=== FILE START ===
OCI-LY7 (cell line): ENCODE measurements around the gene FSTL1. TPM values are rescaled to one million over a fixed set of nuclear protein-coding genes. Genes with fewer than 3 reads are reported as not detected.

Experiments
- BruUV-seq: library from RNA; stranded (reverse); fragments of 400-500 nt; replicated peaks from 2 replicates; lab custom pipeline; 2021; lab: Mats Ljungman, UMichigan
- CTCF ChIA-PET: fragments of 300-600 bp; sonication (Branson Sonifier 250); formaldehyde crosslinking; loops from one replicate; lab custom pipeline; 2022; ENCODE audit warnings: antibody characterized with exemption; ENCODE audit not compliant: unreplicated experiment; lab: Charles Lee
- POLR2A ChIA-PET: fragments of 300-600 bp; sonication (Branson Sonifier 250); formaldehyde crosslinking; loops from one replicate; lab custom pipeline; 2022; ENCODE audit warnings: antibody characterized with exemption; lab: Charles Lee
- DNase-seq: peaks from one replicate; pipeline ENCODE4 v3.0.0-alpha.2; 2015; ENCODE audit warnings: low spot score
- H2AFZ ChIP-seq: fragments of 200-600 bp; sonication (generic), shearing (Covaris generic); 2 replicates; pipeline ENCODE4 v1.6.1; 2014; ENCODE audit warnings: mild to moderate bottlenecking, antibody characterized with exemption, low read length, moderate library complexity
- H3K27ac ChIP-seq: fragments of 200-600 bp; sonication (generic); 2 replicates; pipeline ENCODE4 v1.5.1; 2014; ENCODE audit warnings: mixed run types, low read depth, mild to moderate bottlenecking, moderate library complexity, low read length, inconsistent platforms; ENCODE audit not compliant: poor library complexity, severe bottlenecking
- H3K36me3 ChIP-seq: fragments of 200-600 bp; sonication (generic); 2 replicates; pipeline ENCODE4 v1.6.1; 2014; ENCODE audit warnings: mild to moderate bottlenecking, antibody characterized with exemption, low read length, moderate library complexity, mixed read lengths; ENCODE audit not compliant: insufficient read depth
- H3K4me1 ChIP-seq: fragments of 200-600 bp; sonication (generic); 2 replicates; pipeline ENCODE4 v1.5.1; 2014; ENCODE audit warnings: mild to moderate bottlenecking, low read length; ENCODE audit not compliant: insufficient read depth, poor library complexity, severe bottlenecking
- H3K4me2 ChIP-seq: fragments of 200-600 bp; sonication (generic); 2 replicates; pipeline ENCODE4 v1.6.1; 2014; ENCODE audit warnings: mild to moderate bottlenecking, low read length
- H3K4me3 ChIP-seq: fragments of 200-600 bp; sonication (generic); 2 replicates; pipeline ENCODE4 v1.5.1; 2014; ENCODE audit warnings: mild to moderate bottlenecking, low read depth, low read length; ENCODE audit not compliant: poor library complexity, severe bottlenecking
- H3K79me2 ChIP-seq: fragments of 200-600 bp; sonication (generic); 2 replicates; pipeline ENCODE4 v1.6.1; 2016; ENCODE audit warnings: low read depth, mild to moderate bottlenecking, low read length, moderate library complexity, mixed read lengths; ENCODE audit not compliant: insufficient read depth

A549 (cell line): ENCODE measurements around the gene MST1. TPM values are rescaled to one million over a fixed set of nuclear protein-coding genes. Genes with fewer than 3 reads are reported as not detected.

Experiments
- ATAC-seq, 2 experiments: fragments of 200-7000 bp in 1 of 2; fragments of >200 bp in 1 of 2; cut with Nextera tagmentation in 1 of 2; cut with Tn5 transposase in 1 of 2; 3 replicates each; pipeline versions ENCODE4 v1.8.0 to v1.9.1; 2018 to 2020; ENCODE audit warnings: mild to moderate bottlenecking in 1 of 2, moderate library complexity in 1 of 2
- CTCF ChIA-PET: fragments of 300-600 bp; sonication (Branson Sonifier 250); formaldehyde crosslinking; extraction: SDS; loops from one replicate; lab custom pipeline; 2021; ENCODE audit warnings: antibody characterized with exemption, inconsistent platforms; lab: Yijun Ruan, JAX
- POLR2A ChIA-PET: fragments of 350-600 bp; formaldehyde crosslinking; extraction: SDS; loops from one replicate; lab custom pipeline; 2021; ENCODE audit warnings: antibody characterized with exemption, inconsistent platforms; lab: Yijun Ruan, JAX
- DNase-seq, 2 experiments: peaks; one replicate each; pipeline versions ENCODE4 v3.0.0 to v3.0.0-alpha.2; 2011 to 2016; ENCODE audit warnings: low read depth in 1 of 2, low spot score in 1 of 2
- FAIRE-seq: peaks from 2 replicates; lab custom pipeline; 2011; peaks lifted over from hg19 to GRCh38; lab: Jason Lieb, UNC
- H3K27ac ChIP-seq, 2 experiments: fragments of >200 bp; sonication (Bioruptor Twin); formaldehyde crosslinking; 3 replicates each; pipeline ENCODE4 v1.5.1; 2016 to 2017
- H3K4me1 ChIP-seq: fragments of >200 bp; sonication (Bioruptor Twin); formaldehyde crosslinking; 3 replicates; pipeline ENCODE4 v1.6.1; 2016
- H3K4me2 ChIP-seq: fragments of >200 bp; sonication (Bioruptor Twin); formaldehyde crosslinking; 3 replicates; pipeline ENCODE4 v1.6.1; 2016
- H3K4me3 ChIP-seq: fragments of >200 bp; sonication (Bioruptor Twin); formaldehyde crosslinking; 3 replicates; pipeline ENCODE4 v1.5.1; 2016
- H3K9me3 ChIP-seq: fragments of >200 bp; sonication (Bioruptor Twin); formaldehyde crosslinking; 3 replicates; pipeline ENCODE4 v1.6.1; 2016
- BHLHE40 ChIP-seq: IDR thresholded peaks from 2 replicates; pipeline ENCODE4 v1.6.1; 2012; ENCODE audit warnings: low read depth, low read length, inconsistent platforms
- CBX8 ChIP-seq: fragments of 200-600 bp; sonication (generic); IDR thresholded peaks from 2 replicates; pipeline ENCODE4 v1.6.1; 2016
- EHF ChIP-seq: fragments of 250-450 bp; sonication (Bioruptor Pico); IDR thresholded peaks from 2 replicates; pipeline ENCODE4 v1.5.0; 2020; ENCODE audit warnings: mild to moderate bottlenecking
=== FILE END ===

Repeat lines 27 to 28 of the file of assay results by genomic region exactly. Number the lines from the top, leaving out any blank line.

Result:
- CBX8 ChIP-seq: fragments of 200-600 bp; sonication (generic); IDR thresholded peaks from 2 replicates; pipeline ENCODE4 v1.6.1; 2016
- EHF ChIP-seq: fragments of 250-450 bp; sonication (Bioruptor Pico); IDR thresholded peaks from 2 replicates; pipeline ENCODE4 v1.5.0; 2020; ENCODE audit warnings: mild to moderate bottlenecking